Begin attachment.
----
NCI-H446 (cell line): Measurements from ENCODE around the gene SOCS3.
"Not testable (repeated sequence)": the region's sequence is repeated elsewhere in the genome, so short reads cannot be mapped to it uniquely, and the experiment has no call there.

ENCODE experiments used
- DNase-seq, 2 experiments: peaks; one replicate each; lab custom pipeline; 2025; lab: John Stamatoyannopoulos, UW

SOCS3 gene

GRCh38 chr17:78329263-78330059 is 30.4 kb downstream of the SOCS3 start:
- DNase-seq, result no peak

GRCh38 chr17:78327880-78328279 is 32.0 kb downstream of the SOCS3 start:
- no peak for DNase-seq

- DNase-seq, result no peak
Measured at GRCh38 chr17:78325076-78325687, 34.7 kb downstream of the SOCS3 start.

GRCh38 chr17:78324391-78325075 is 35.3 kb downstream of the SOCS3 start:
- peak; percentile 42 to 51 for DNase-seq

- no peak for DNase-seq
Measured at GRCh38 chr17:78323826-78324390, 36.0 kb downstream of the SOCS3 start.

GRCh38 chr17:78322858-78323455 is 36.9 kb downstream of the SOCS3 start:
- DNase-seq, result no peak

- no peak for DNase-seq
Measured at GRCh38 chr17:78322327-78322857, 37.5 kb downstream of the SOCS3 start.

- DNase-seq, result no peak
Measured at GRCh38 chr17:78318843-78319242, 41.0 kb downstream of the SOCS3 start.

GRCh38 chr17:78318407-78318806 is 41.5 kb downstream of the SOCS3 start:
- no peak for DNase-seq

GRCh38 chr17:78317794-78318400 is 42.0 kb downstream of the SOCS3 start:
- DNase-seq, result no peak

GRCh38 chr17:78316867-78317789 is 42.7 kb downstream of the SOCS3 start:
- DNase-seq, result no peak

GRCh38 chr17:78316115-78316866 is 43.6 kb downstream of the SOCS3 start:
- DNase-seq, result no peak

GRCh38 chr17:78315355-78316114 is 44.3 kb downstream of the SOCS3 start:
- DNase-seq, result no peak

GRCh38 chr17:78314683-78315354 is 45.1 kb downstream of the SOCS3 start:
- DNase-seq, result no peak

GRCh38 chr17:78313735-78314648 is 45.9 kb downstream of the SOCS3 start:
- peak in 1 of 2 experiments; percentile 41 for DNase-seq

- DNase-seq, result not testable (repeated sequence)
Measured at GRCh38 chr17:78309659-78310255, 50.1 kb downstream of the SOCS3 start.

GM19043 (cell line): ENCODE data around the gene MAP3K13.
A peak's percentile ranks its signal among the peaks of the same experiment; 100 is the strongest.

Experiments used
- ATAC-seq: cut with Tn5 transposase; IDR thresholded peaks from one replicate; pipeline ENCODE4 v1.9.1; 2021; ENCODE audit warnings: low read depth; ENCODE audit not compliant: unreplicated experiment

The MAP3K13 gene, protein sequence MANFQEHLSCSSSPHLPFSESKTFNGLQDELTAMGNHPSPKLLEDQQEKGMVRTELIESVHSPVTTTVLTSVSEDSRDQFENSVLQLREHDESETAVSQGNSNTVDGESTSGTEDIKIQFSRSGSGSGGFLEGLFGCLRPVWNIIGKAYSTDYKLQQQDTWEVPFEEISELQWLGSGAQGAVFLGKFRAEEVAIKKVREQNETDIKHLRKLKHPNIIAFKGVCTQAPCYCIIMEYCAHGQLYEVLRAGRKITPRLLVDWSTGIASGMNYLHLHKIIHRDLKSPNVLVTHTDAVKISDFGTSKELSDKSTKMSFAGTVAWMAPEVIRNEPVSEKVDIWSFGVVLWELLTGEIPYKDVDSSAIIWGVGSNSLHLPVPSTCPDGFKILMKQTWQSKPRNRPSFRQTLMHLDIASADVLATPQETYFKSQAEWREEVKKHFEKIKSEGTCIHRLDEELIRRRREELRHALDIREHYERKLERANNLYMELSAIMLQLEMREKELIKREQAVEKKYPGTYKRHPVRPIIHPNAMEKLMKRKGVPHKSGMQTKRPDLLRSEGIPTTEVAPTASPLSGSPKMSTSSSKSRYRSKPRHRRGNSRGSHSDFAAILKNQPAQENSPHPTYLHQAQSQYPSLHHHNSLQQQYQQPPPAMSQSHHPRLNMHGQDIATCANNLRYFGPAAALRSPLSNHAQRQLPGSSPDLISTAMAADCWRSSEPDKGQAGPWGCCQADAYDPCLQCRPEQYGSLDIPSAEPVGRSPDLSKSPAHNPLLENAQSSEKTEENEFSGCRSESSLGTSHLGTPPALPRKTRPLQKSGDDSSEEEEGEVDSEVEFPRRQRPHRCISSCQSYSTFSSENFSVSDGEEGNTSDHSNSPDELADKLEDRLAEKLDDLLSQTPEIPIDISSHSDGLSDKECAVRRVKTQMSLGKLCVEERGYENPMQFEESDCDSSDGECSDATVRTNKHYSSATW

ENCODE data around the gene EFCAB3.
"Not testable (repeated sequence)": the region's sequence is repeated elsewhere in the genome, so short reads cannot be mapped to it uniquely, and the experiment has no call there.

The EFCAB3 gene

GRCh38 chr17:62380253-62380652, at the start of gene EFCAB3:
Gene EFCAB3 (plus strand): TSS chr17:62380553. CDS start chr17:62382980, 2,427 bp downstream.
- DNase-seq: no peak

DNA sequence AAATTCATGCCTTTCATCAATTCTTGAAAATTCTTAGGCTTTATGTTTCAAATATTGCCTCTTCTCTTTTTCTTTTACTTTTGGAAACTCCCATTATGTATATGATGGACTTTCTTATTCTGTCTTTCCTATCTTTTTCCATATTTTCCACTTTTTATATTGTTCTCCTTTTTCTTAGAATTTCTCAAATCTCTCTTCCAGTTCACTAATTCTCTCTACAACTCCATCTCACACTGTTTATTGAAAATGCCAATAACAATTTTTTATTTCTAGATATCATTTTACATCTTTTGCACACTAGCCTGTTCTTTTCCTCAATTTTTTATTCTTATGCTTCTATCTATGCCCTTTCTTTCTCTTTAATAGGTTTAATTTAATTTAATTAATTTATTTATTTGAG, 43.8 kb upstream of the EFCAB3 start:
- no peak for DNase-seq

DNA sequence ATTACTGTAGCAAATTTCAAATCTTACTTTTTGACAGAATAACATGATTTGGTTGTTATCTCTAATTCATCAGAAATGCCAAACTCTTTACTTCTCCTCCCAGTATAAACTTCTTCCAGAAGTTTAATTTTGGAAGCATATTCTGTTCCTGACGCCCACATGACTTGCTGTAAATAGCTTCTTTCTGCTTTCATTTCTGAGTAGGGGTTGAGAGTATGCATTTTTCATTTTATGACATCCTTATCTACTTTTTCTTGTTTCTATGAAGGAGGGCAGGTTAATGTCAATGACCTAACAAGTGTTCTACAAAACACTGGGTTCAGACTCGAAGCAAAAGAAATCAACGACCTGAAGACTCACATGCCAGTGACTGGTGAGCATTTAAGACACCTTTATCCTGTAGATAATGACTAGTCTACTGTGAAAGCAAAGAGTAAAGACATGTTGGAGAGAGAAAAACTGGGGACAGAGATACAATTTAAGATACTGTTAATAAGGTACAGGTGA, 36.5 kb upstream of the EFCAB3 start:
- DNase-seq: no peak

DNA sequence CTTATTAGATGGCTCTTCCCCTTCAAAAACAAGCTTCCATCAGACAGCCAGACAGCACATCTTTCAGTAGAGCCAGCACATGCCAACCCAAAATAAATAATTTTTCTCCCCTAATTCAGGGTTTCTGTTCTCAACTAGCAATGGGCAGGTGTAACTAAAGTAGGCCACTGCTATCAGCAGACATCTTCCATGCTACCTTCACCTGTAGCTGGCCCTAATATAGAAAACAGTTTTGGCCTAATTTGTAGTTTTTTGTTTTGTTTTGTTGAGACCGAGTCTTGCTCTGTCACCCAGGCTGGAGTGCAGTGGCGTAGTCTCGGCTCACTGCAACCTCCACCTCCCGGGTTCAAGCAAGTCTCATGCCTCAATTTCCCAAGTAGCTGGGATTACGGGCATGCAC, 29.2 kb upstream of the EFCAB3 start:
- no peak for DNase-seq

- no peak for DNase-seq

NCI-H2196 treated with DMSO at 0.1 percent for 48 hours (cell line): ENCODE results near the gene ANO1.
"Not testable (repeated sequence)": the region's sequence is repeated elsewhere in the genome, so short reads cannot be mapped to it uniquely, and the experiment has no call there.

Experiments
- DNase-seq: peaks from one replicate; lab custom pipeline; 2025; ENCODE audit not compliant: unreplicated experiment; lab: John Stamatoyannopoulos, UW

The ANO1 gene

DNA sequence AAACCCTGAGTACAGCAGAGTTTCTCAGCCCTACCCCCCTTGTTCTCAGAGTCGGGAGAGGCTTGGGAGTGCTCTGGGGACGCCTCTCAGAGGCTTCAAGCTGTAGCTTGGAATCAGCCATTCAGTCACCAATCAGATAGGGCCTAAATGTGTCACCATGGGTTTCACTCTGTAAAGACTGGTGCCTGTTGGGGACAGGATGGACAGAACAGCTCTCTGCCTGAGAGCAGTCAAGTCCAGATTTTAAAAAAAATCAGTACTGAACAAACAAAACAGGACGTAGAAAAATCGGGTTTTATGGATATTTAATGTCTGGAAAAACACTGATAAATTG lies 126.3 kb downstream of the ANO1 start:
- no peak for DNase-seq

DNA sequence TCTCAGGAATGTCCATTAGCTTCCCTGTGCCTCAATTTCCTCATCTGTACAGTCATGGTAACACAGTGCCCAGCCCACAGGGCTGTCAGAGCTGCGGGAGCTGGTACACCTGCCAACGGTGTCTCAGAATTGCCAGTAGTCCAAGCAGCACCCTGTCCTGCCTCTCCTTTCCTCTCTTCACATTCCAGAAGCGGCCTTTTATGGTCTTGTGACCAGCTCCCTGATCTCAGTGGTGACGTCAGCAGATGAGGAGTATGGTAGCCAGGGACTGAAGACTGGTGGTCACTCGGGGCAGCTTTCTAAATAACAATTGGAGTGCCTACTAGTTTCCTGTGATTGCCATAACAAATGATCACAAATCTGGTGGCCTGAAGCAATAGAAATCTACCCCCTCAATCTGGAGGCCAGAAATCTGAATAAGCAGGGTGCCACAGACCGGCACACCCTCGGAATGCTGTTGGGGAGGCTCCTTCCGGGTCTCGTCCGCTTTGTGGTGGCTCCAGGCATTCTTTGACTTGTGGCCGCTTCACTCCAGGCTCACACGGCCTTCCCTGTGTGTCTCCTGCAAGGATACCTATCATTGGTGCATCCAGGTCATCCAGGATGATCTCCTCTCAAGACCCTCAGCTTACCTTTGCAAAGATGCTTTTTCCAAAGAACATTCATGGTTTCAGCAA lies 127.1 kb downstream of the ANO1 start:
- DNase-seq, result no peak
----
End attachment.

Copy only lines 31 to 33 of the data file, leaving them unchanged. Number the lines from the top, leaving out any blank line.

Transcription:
- DNase-seq, result no peak

GRCh38 chr17:78314683-78315354 is 45.1 kb downstream of the SOCS3 start:
- DNase-seq, result no peak